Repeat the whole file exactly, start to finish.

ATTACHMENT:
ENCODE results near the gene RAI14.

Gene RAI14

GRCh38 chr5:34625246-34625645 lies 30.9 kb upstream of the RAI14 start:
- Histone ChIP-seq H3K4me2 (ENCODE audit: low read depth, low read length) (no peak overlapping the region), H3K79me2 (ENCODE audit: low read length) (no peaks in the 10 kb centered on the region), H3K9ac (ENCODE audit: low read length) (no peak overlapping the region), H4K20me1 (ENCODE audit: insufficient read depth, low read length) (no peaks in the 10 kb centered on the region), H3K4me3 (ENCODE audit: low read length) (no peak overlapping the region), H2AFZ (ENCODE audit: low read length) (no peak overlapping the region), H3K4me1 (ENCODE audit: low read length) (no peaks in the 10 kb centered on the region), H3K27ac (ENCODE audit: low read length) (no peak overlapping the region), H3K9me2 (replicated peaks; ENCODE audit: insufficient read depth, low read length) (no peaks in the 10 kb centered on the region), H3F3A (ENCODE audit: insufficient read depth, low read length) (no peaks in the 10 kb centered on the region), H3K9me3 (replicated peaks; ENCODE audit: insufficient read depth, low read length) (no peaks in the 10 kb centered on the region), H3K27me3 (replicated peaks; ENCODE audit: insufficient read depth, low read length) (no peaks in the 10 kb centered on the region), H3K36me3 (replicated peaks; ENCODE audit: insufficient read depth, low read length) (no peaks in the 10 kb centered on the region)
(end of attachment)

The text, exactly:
ENCODE results near the gene RAI14.

Gene RAI14

GRCh38 chr5:34625246-34625645 lies 30.9 kb upstream of the RAI14 start:
- Histone ChIP-seq H3K4me2 (ENCODE audit: low read depth, low read length) (no peak overlapping the region), H3K79me2 (ENCODE audit: low read length) (no peaks in the 10 kb centered on the region), H3K9ac (ENCODE audit: low read length) (no peak overlapping the region), H4K20me1 (ENCODE audit: insufficient read depth, low read length) (no peaks in the 10 kb centered on the region), H3K4me3 (ENCODE audit: low read length) (no peak overlapping the region), H2AFZ (ENCODE audit: low read length) (no peak overlapping the region), H3K4me1 (ENCODE audit: low read length) (no peaks in the 10 kb centered on the region), H3K27ac (ENCODE audit: low read length) (no peak overlapping the region), H3K9me2 (replicated peaks; ENCODE audit: insufficient read depth, low read length) (no peaks in the 10 kb centered on the region), H3F3A (ENCODE audit: insufficient read depth, low read length) (no peaks in the 10 kb centered on the region), H3K9me3 (replicated peaks; ENCODE audit: insufficient read depth, low read length) (no peaks in the 10 kb centered on the region), H3K27me3 (replicated peaks; ENCODE audit: insufficient read depth, low read length) (no peaks in the 10 kb centered on the region), H3K36me3 (replicated peaks; ENCODE audit: insufficient read depth, low read length) (no peaks in the 10 kb centered on the region)